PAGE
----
WASHINGTON — Betsy Taylor, who lives just across the Washington, D.C., border in Maryland, has attended several protests on the National Mall over the years. But she estimated on Saturday that the Women’s March on Washington was the largest she had ever seen.
Holding a sign that read “Just say no to the groper in chief,” she told TPM that she felt it was “critical for us to stand up and say absolutely no to what Trump represents.”
Taylor, 60 (pictured above right), said that the march was “inspiring” and that she was largely motivated to protest due to climate issues. She works to promote solutions to climate change and runs a small business that promotes clean energy.
“They are going to try to defund climate science just as the scientists are screaming for attention,” Taylor told TPM.
At the center of the Mall before the march to the White House began, the pink-hat-dotted crowd stretched about as far as the eye could see. Cheers broke out periodically. At one point, a group of women perched on a stack of chain link fence began chanting “strong hearts, strong women” and “show me what democracy looks like, this is what democracy looks like.”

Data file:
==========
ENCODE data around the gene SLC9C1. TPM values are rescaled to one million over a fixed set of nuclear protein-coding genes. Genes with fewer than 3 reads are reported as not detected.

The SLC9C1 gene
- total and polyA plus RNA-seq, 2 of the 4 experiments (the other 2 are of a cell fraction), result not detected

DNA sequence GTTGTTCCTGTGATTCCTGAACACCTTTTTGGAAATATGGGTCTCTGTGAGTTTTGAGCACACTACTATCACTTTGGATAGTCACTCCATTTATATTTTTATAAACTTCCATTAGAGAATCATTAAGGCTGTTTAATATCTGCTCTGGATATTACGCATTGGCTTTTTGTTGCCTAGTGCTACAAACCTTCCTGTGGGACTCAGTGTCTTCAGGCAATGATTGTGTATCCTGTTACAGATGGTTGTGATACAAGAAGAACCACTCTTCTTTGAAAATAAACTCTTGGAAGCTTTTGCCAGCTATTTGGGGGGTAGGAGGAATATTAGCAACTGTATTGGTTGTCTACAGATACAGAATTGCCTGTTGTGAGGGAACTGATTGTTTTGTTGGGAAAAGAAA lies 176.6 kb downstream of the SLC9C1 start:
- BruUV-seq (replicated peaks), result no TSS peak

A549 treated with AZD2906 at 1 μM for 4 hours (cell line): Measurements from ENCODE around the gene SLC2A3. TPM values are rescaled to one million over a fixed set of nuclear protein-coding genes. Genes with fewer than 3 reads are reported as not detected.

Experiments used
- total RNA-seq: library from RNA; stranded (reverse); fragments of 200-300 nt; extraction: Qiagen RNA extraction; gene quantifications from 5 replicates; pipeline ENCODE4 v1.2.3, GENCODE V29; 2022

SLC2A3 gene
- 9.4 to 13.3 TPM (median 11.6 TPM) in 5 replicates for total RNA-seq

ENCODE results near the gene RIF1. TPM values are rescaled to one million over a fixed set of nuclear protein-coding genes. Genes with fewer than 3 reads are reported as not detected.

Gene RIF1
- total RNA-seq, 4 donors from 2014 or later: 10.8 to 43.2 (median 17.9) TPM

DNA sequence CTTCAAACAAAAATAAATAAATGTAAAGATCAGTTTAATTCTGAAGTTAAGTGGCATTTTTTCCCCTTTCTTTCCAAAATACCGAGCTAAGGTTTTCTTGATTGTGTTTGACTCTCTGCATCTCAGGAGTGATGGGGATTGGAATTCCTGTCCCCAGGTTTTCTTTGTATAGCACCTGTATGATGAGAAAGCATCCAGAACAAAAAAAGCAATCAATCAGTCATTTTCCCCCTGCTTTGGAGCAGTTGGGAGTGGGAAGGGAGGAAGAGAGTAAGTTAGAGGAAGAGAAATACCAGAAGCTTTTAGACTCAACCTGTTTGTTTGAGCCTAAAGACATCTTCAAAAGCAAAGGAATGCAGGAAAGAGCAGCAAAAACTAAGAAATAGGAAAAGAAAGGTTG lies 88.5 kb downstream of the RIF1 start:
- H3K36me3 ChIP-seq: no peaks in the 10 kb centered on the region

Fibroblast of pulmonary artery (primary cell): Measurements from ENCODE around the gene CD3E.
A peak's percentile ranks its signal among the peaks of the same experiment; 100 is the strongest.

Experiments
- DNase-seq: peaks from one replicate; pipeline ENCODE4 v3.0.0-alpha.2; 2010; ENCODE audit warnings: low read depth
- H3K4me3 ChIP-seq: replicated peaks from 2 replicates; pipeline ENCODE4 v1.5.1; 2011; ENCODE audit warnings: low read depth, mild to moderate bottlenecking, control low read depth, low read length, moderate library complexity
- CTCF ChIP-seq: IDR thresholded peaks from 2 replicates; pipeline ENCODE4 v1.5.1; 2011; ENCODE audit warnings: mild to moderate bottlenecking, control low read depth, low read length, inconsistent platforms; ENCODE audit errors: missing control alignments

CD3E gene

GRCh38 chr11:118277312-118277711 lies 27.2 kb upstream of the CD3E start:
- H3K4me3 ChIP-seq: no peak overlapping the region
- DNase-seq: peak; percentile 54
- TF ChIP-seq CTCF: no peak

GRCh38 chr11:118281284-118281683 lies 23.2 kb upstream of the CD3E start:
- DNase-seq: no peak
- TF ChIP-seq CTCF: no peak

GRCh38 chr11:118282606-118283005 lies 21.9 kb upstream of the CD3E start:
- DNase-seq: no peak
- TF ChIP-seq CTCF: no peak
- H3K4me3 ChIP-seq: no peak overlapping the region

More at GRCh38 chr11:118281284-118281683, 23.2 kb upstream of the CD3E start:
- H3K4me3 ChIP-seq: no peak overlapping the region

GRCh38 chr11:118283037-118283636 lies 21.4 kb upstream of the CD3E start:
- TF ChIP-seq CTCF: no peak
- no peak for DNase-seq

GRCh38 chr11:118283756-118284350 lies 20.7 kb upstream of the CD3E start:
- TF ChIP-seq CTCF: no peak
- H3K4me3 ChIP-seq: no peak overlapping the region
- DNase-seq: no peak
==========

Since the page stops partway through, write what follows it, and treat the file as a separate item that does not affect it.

Amore Selland, 60, flew to D.C. with her 15-year-old granddaughter on Friday night from Seattle. She said her plane was largely made up of women coming to the march and that she came to support her grandchildren.
“I have three granddaughters and I don’t want to see things go backward,” she said.
Selland stood with her granddaughter holding a sign bearing a quote from Maya Angelou: “You may shoot me with your words, you may cut me with your eyes, you may kill me with your hatefulness, but still, like air, I’ll rise.”
Rochelle Kaplan and Ruthie Kranz-Carl, both 66, came with a group organized by the Kennett Area Democrats in Pennsylvania. They came with their husbands on a charter bus Friday morning. Both donned pink “pussyhats” and said they were largely motivated to come to the march to stand up for reproductive rights.
“I’m 66 and I can’t believe that I have to be concerned about reproductive rights for women,” Kaplan told TPM.
She noted that she was alive when abortion was legalized.
“I never thought women would have to go backward, but now I’m concerned,” she told TPM.
Kranz-Carl added, “I’m so happy to see so many young people that care.”
“Because I worry, particularly with women’s issues and reproductive rights, that those 20 or younger and more may take some things for granted that we fought hard for,” she said. “And I see that they’re not. I see that they’re willing to stand up and say, this is important to us.”